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Presenter : Ian Wright

Georgia & Armenia

Just south of the Caucasus mountains are two countries where many cultures have clashed for thousands and thousands of years. Formally part of the Soviet Union but independent since 1991, Georgia and Armenia are situated at the crossroads of Europe and Asia.
image; IIan Wright surveys the mighty Mt Kazbek

Ian Wright begins his journey in Yerevan, the capital of Armenia. It’s one of the oldest cities in the world dating back over 2300 years but hardly any architecture survives from before the 20th century. Most of the buildings were erected during Soviet times. Ian explores the flea markets in town, and catches his first clear view of Mount Ararat, the mountain where Noah’s Ark is said to have come to rest.En route to Lake Sevan Ian stops off at Gerhard Church. Gerhad means ‘spear’, and it is believed that the spear from Christ’s crucifixion was brought here. The church dates form the first century AD, and the dome, arches, alters and ornaments are all cut from solid rock in order to deter invaders. Finally Ian reaches Lake Sivan, which was once a favourite destination with tourists from the Soviet Union, but he discovers that these days most of the hotels close down for the summer.
Before leaving Armenia, Ian visits the country’s important monument – the genocide memorial. Armenians flock from far and wide to this place on the hill overlooking Yerevan, in the shadow of Mount Ararat. The monument commemorates the massacre of more than a million Armenians by the Turks in 1915.Ian continues his journey by bus into Georgia. He arrives in Tbilisi, the capital of Georgia, and hooks up with an arts teacher who guides him around the many poignant reminders of Georgia’s turbulent past. The old part of the city dates from the 4th century, and It is because it has been invaded so many times there’s many different religious ethnic groups living side by side.The name tbilisi means ‘warm water’, and in the middle of the city there’s a number of sulphur pools where locals and visitors alike can relax and enjoy a massage. Finally it’s time to leave town, and Ian travels by train up into the Caucasus Mountains, via the seaside resort of Batumi.Ushguli is the highest constantly occupied village in Europe. It is fortified by 20 defence towers reputed to be so strong that they have withstood all kinds of disasters, including avalanches. It is said that the reason for this is that eggs were used as part of the cement in the building of the towers. Ian is invited to join a local family for a meal, an important ritual that binds together life in the mountains. The Georgian roots of song and dance are deeply imbedded in the culture of Svaneti, and the evening proves to be a lively affair.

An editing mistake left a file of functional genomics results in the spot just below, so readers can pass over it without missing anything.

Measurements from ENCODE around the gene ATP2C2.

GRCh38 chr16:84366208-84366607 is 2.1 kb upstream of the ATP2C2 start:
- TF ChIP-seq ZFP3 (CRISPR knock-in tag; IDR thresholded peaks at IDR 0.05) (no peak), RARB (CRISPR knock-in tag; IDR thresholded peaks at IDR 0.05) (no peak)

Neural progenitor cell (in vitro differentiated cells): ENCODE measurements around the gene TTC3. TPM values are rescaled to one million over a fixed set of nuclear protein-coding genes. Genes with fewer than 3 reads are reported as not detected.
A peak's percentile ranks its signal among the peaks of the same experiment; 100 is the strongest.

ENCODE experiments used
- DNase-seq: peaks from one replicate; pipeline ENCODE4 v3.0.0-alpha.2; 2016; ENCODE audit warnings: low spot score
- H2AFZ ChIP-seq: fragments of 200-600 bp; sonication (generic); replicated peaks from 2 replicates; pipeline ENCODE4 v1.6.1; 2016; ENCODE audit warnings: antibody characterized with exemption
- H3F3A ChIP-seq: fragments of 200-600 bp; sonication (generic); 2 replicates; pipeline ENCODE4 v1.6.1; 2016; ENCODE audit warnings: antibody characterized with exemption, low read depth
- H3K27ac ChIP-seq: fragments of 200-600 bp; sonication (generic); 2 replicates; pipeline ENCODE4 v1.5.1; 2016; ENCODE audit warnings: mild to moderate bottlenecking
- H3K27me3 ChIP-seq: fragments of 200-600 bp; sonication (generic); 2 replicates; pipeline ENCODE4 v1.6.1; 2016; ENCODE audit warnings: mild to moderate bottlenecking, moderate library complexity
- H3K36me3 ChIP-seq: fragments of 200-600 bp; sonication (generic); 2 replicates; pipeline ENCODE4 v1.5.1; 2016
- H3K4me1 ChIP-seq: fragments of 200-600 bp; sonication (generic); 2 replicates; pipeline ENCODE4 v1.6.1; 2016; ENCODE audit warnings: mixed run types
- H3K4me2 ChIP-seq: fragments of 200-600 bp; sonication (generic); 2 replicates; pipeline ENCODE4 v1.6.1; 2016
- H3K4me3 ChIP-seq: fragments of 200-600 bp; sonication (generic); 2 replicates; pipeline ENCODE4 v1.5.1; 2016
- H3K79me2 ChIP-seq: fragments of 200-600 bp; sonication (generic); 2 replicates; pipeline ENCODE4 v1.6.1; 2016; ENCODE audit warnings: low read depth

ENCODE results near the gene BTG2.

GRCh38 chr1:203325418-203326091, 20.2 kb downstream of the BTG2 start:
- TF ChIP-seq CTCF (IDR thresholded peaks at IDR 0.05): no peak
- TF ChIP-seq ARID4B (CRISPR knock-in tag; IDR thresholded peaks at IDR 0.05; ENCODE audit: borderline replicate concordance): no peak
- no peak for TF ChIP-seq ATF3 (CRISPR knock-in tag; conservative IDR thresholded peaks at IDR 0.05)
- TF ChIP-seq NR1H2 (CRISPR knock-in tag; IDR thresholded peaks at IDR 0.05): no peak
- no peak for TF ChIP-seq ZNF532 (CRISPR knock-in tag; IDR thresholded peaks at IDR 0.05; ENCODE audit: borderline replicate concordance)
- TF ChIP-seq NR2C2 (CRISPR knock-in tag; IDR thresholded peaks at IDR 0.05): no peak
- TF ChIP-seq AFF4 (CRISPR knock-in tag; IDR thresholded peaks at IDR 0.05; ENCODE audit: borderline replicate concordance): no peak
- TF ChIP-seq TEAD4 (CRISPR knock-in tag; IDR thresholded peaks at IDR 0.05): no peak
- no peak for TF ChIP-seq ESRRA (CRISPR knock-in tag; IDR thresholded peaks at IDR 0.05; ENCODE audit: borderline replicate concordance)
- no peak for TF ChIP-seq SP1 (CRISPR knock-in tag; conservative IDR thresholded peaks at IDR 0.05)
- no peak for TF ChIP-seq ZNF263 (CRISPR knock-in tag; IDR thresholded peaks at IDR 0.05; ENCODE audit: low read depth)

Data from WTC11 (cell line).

On his way down the mountain, Ian stops off in Mestia, and the carved city of Vardzia. Vardzia was build at the end of the 12th century by Kind George III, who was concerned about the threat of Turkish invasion. Whole communities inhabited the vast network of caves, which were decorated by giant frescoes, until the end of the 13th century, when the complex was destroyed by a massive earthquake.Ian also pays a visit to Gori, a town which still worships a person whose memory the rest of the country has tried to eradicate: Joseph Stalin. Remembered by some as the most influential leader of the 20th century, but my others as a bloodthirsty mass-murdering tyrant, Stalin was born in Gori in 1879.
image: Wrighty: Lord of the Manor
The last leg of his journey takes Ian to Mount Kazbek, a long extinct volcano which, at 16,500 ft, is the highest peak in the eastern Caucasus. He flies by helicopter to base camp at 12,000 feet, where he hooks up with his guides and starts his trek. After two days steady climbing the group prepares for an early morning assault on the summit, but because of extreme weather conditions it’s too dangerous to continue, and the group settle for a smaller peak instead. Nonetheless, it’s an unbelievable end to Ian’s extraordinary journey through Georgia and Armenia.

Places Mentioned - Armenia, Georgia

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